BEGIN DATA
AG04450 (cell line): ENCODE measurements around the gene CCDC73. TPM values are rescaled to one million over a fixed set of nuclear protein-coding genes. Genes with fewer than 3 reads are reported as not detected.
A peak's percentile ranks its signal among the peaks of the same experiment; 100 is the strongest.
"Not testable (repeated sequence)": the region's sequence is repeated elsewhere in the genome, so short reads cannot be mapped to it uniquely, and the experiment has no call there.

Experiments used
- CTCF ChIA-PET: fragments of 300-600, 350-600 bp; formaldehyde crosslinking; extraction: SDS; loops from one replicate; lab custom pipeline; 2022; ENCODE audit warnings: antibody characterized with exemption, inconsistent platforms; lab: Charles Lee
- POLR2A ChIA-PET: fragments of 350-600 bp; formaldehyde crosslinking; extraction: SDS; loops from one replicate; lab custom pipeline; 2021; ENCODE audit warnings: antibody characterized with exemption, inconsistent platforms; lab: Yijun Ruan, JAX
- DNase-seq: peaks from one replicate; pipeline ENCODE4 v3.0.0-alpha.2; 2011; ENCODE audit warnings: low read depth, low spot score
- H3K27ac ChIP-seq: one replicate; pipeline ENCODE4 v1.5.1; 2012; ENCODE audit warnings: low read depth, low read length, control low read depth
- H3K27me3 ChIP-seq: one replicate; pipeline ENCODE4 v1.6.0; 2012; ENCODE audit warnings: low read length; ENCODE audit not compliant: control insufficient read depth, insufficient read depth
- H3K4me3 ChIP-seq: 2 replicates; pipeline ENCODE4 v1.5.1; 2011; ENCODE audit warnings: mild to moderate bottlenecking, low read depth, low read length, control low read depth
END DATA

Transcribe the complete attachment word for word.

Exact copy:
AG04450 (cell line): ENCODE measurements around the gene CCDC73. TPM values are rescaled to one million over a fixed set of nuclear protein-coding genes. Genes with fewer than 3 reads are reported as not detected.
A peak's percentile ranks its signal among the peaks of the same experiment; 100 is the strongest.
"Not testable (repeated sequence)": the region's sequence is repeated elsewhere in the genome, so short reads cannot be mapped to it uniquely, and the experiment has no call there.

Experiments used
- CTCF ChIA-PET: fragments of 300-600, 350-600 bp; formaldehyde crosslinking; extraction: SDS; loops from one replicate; lab custom pipeline; 2022; ENCODE audit warnings: antibody characterized with exemption, inconsistent platforms; lab: Charles Lee
- POLR2A ChIA-PET: fragments of 350-600 bp; formaldehyde crosslinking; extraction: SDS; loops from one replicate; lab custom pipeline; 2021; ENCODE audit warnings: antibody characterized with exemption, inconsistent platforms; lab: Yijun Ruan, JAX
- DNase-seq: peaks from one replicate; pipeline ENCODE4 v3.0.0-alpha.2; 2011; ENCODE audit warnings: low read depth, low spot score
- H3K27ac ChIP-seq: one replicate; pipeline ENCODE4 v1.5.1; 2012; ENCODE audit warnings: low read depth, low read length, control low read depth
- H3K27me3 ChIP-seq: one replicate; pipeline ENCODE4 v1.6.0; 2012; ENCODE audit warnings: low read length; ENCODE audit not compliant: control insufficient read depth, insufficient read depth
- H3K4me3 ChIP-seq: 2 replicates; pipeline ENCODE4 v1.5.1; 2011; ENCODE audit warnings: mild to moderate bottlenecking, low read depth, low read length, control low read depth